The anatomy of an Internet-driven revolution

Oslo, Norway – March 24, 2011

What drives a political revolution in the Internet era? In this month’s State of the Mobile Web, we analyzed traffic in key countries that underwent radical change in the month of February. In the analysis, the role of social networks became apparent, as people in Egypt took to their mobile phones for communication. Facebook, Twitter and other social-networking tools experienced a dramatic increase in page views during the recent revolution in Egypt.

“It’s really an amazing feeling – a feeling you cannot describe. You cannot imagine what it is like to be one amongst a million,” said Ayman Shokr, an engineer in Cairo when describing the mood in Tahrir Square. “It’s the first time in Egypt that you can find millions of people in the street, all asking for the same thing: freedom.”

Opera Software are the creators of the Opera Mini mobile web browser, which has millions of users across the Middle East. All web traffic from the Opera Mini web browser is compressed by Opera Software, and statistics from the servers offer a unique insight to browsing habits.

The data reveals that local opposition news sites with a normally low market penetration experienced a surge during the demonstrations in Tahrir Square. Some maintained their high traffic levels even after the resignation of Mubarak, while others flattened out.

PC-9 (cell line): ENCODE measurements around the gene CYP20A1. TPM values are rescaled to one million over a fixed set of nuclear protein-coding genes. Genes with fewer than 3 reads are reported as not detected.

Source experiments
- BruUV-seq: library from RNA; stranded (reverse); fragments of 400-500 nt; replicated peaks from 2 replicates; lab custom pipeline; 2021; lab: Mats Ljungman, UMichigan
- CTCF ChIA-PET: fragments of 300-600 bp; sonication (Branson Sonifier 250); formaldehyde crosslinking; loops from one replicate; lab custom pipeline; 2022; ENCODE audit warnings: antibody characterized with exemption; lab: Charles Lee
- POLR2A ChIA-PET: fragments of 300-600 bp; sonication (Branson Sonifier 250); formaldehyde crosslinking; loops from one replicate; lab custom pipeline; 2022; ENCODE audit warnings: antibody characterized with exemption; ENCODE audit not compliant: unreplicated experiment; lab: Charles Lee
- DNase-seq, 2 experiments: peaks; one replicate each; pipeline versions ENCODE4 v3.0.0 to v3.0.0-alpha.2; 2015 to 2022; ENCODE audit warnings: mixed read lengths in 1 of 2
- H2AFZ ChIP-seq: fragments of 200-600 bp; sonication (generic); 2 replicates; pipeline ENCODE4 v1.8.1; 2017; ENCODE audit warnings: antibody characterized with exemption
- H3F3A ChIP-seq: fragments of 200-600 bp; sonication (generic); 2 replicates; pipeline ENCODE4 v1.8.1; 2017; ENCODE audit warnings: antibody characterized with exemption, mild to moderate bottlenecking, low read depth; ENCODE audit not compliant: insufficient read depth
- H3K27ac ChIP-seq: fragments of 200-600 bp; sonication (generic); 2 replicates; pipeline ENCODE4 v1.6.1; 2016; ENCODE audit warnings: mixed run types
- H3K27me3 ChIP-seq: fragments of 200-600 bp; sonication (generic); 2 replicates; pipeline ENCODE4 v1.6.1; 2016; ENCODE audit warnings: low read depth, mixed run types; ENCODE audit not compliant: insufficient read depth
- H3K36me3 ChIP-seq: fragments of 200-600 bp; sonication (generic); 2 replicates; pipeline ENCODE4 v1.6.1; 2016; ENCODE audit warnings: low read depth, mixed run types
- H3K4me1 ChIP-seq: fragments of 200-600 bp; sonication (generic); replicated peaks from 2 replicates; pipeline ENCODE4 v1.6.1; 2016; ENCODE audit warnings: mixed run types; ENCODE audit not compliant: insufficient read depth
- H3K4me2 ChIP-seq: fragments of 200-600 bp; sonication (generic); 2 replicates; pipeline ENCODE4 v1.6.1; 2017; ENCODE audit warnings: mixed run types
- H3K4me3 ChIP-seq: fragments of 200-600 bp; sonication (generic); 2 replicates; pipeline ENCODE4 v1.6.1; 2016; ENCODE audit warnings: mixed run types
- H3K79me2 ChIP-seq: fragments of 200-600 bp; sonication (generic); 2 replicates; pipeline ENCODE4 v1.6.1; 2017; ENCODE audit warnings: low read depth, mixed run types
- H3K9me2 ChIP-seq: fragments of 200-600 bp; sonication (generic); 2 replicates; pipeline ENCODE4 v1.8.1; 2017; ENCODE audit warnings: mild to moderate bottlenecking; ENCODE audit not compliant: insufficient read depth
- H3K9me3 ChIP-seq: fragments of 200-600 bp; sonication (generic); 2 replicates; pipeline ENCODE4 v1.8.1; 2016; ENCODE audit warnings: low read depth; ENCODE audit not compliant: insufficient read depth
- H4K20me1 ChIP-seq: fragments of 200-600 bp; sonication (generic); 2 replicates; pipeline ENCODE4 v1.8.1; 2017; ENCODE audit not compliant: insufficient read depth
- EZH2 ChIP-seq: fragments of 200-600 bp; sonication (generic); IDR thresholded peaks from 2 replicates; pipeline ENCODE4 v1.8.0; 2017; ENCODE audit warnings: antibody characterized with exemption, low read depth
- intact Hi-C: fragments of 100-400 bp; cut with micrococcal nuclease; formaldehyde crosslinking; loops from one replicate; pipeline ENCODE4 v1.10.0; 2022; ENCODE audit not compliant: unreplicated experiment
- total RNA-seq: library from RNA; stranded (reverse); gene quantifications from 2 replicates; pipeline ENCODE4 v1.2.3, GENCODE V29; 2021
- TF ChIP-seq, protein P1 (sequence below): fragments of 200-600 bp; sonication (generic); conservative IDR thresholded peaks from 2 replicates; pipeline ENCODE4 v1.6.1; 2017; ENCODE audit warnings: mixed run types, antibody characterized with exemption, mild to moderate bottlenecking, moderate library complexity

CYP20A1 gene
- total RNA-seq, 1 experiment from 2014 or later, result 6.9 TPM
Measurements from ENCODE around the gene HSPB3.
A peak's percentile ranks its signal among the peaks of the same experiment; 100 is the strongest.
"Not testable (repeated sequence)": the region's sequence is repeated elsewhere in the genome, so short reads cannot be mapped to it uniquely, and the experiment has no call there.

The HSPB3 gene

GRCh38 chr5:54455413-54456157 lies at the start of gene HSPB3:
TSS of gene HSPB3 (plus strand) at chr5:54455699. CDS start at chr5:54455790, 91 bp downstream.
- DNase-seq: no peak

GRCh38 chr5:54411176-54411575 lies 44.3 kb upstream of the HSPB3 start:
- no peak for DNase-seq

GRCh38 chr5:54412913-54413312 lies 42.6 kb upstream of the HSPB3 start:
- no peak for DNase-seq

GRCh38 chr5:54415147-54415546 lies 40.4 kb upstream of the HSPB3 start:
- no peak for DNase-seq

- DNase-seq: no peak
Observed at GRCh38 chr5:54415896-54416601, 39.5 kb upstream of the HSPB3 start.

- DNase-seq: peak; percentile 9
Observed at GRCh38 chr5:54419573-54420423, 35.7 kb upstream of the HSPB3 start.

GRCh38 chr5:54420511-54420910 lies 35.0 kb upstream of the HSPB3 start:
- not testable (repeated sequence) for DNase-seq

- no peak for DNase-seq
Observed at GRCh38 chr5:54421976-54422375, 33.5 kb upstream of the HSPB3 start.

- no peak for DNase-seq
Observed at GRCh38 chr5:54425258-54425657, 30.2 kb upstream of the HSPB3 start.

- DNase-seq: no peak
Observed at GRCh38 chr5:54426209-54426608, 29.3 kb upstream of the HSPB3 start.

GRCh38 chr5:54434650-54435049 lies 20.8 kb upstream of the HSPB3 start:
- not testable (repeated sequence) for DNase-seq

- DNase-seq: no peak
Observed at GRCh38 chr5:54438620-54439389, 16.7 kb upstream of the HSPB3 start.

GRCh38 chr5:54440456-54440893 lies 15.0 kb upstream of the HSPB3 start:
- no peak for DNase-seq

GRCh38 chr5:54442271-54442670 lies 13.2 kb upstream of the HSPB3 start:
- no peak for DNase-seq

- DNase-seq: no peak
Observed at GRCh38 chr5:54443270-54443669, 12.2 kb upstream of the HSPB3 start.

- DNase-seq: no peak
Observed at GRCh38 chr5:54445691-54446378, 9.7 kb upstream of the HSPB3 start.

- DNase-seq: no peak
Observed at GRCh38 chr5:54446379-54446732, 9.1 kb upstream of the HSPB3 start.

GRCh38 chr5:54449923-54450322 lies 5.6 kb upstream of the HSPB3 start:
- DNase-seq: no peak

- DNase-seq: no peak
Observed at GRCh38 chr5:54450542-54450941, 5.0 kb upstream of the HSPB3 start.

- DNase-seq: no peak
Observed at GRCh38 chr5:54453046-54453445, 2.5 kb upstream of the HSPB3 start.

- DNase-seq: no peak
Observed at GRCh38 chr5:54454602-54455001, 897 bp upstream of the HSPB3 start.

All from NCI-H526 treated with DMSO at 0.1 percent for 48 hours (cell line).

For the full analysis of the Opera Mini traffic during the Egyptian revolution, please visit

The regional focus this month is on the Middle East, here are some highlights form the report:

  • Google, Facebook, and YouTube are the top 3 sites in each of the top countries of the Middle East. Yahoo!, the BBC, and Wikipedia are also popular in the region.
  • From February 2010 to February 2011, page views in the top 10 countries of the Middle East increased by 233%, unique users increased by 142% and data transferred increased by 259%.
  • The top 10 countries using the Opera Mini browser in the Middle East are Egypt, Iran, Saudi Arabia, Libya, Iraq, Jordan, Qatar, Syria, Oman and Israel.